Infant killing by primates is highly controversial. Sexual selection of infanticidal males has been disputed, especially for seasonally breeding species, in which death of an infant does not advance conception of the next infant. We report attacks, infants found wounded, and predation in seasonally breeding Eulemur and Lemur at Berenty, Beza Mahafaly and Duke University Primate Center, and review cases seen elsewhere. Observed attacks leading to wounds or death conservatively total twelve by extratroop males, two by troop males, and seven by troop females. Eulemur are occasional vertebrate predators, whose prey includes infant Lemur catta. Wounds inflicted by lemurs are usually abdominal canine slashes or bites to the head, with rare eating, a pattern distinct from carnivore and raptor kills. Infant killing as inferred from corpses is more frequent than previously thought, but still rare. Adaptive advantages of killing plausibly include eliminating resource competitors of females, and sexual selection on males.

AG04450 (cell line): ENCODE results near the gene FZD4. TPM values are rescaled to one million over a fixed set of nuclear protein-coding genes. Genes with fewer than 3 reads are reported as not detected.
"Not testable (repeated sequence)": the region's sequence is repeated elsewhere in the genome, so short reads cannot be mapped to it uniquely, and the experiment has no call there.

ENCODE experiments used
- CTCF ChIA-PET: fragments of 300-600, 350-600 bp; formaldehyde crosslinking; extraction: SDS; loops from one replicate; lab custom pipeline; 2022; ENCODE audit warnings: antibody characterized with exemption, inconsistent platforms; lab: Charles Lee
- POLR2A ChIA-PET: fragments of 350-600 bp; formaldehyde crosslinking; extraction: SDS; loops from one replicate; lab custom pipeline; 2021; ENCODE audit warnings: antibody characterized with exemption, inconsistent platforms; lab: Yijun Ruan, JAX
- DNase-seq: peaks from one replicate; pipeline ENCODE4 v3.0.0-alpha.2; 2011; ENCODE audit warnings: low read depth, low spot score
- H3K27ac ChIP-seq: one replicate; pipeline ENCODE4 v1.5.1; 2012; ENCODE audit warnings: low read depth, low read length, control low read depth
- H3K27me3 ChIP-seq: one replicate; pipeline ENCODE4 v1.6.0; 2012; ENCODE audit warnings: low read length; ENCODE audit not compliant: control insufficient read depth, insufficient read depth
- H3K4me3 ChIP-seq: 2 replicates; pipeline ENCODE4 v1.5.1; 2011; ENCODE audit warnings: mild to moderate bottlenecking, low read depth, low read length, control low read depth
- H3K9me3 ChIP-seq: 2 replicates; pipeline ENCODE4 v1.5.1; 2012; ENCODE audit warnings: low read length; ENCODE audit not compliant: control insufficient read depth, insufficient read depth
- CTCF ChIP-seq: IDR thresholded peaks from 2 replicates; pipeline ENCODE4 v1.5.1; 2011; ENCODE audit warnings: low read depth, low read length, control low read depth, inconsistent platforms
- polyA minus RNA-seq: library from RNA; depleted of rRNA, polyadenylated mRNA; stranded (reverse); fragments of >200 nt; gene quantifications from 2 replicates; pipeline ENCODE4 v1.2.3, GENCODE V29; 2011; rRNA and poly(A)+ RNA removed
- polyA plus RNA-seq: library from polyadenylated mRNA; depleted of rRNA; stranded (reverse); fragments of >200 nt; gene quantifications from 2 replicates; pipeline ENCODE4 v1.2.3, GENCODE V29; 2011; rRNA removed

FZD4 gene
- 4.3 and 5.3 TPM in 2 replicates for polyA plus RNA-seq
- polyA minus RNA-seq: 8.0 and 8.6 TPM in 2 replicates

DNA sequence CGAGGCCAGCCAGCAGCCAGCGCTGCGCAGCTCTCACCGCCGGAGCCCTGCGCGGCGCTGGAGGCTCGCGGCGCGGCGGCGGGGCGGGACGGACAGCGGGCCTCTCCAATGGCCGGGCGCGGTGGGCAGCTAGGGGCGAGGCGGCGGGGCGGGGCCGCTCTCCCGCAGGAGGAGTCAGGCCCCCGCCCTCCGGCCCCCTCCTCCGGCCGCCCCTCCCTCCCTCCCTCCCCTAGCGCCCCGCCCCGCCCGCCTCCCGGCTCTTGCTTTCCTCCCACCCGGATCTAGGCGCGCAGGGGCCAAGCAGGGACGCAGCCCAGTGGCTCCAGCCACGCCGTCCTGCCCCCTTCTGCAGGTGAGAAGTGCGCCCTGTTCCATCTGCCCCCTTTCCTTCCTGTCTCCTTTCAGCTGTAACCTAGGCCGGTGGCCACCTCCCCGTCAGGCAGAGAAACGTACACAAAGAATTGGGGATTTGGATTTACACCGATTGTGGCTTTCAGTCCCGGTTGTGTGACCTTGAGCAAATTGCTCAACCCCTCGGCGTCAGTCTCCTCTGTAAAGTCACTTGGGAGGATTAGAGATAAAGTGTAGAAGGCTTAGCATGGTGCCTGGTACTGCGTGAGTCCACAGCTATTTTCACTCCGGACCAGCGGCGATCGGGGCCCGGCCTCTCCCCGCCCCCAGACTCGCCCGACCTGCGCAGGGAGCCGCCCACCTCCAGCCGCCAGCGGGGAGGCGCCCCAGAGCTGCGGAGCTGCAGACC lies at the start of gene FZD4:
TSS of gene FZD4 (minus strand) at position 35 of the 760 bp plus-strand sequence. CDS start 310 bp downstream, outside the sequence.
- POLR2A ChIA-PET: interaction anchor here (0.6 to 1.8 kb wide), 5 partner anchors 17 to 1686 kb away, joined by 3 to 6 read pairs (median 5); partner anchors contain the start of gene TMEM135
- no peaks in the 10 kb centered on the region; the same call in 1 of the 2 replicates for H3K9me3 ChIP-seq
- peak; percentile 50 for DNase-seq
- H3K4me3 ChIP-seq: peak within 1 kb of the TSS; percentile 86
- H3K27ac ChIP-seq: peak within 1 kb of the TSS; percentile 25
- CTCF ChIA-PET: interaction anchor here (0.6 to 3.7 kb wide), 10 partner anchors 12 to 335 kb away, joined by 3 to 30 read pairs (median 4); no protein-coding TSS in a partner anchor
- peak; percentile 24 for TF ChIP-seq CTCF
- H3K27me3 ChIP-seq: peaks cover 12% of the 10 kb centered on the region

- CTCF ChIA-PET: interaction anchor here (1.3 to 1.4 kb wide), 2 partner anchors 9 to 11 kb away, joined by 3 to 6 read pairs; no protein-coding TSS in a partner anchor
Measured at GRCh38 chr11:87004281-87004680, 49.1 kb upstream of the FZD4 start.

All Science Journal Classification (ASJC) codes
- Ecology, Evolution, Behavior and Systematics
- Animal Science and Zoology